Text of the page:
I was reading a message from a doctor recently that really struck me. He commented about the impact of meaningful use on his EHR use and said that he’s now “trying to figure out what to do next instead of trying to figure out what is wrong with a patient.”
I’m sure some doctors will come on here and argue why the person experiencing this is a bad doctor and why they should always be focused on patient care and not checking the next box. While there’s always a balance in everything we do, the comment from this doctor really struck me because it describes really well the way so many doctors are being trained to use their EHR. They literally have people auditing and tracking them to make sure that they’re checking the right check boxes so they can meet meaningful use. This type of hyper focus on checking the right boxes and punishment when you don’t changes the way someone practices medicine.
I always love when people comment that many doctors didn’t like the stethoscope when it came out. They use that story to explain that many doctors don’t like EHR software, but that they’ll come around the way they did with the stethoscope.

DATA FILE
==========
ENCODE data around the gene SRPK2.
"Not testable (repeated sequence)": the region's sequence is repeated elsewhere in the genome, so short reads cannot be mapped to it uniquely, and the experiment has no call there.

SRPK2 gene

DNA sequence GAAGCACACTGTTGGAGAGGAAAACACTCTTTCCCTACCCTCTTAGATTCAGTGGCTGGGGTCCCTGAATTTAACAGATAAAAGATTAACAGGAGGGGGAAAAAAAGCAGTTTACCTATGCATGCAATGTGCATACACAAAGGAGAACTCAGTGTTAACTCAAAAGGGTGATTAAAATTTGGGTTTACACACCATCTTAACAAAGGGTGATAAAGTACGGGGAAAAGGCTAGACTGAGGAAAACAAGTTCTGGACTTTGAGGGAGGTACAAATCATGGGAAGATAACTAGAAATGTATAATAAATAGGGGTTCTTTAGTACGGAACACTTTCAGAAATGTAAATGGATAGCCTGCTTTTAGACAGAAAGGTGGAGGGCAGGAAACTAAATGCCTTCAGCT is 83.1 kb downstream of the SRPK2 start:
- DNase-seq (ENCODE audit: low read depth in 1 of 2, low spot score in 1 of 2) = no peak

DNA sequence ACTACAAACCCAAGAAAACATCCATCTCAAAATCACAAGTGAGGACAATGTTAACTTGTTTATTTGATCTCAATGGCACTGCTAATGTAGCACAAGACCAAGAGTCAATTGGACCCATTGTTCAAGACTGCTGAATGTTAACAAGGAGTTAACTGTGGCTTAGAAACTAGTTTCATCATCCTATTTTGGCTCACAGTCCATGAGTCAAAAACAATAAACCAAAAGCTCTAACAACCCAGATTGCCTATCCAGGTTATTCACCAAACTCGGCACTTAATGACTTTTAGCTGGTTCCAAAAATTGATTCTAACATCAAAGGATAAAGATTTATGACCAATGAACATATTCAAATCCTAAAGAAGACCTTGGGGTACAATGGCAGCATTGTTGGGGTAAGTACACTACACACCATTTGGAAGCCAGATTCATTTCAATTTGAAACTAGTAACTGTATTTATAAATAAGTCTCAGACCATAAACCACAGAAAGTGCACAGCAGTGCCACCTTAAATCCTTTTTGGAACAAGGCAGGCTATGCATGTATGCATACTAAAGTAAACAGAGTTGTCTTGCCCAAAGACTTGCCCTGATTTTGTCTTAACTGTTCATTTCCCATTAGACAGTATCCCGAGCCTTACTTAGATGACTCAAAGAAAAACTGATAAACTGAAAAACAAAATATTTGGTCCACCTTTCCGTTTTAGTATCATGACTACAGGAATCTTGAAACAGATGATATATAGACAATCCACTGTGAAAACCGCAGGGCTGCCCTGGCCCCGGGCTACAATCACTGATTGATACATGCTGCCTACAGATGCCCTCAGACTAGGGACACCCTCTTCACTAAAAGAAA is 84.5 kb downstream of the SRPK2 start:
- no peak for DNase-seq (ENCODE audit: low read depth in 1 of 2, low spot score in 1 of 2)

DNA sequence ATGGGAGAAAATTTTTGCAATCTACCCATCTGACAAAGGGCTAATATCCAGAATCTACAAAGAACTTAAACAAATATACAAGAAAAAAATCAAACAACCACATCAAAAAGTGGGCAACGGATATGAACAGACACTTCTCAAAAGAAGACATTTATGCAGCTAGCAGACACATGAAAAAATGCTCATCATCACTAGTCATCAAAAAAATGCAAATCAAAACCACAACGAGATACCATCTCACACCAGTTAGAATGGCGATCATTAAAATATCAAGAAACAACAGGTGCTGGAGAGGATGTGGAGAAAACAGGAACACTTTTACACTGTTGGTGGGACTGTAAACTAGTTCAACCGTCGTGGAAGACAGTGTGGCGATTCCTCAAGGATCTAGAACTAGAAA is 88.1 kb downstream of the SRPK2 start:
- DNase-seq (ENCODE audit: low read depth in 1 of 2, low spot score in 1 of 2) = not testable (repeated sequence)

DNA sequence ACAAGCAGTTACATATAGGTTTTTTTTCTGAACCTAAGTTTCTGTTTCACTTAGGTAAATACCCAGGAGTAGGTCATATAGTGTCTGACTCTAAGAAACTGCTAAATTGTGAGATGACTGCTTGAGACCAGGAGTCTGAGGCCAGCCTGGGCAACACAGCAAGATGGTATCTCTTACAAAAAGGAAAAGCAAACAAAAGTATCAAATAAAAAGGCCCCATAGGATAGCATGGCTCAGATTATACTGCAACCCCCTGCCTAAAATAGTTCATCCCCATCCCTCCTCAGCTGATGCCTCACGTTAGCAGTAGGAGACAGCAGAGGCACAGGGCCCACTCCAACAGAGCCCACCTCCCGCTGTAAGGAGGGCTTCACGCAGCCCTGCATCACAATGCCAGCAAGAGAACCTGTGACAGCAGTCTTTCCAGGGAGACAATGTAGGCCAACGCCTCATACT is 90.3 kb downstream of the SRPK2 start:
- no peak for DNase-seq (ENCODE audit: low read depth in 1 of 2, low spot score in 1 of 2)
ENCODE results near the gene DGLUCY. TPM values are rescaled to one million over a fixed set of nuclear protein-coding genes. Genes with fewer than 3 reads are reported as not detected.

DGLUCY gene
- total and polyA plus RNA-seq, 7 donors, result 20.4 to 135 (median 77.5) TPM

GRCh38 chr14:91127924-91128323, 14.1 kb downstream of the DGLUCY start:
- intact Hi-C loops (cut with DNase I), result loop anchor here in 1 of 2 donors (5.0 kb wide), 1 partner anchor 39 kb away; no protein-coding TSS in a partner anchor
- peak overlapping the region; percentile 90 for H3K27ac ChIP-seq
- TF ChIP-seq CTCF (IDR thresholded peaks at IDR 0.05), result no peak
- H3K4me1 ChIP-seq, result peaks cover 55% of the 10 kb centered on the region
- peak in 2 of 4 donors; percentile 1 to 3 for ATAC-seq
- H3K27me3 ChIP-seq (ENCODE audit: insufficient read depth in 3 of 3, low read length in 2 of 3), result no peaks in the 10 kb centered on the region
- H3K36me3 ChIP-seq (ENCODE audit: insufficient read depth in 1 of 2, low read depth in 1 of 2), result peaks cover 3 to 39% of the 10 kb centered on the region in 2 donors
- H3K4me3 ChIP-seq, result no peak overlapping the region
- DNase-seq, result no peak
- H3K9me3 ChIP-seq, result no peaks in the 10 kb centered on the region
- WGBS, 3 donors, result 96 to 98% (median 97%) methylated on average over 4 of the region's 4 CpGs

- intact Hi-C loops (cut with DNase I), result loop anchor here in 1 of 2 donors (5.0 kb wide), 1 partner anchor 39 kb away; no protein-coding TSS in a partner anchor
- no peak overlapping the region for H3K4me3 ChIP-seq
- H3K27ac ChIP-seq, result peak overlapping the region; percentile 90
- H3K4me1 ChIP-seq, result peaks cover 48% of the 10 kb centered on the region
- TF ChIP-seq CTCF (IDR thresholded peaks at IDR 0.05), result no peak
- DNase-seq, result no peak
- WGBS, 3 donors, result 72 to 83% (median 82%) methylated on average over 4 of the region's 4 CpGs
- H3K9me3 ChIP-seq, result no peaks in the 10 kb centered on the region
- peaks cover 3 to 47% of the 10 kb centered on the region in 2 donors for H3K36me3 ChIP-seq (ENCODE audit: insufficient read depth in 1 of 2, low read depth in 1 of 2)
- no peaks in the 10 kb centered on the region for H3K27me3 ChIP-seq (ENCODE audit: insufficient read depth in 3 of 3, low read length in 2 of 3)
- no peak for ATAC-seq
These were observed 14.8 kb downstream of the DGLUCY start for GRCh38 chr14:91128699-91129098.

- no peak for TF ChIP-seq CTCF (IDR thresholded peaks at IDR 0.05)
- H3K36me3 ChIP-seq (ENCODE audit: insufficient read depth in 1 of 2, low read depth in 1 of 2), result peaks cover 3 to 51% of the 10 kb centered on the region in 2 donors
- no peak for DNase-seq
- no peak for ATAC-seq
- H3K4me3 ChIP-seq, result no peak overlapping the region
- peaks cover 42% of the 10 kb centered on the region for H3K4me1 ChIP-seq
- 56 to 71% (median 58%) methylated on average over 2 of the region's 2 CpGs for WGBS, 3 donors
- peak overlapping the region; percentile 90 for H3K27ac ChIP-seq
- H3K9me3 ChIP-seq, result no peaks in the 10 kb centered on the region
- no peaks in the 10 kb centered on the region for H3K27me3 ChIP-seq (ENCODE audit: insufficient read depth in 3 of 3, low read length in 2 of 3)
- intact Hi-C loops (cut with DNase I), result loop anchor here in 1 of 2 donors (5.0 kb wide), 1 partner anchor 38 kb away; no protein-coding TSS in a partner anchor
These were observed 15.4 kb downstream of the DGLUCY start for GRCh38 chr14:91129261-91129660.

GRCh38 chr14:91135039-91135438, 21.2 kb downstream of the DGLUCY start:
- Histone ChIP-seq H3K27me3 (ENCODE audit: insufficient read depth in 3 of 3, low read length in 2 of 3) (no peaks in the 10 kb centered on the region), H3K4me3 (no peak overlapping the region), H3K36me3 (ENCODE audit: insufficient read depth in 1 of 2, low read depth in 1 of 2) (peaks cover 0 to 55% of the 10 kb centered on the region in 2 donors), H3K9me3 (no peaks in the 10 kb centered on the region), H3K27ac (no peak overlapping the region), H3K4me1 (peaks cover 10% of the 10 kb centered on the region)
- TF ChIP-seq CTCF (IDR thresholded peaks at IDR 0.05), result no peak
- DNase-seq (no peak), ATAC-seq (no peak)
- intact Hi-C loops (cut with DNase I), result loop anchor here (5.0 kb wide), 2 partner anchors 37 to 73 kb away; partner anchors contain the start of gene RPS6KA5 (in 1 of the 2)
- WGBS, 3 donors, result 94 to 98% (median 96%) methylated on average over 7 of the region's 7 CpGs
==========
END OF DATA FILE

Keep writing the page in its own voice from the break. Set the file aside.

While there’s some merit in this analogy, I can’t imagine there was anyone watching how a doctor used the stethoscope to ensure that it was used in a specific manner. That’s what we have going on in the EHR world today. Meaningful use is so prescriptive in its requirements that it overwhelms a doctor to the point of affecting the quality of care they provide.
Think about the efforts that are being made by EHR vendors and EHR consultants to take the meaningful use load off of a doctor’s back. Everything from changing the design to meet the MU requirements without a major change to workflow to offloading as much of the meaningful use requirements to someone other than the doctor. If meaningful use really was of value for doctors, why would they have to go to all this effort to avoid doing it?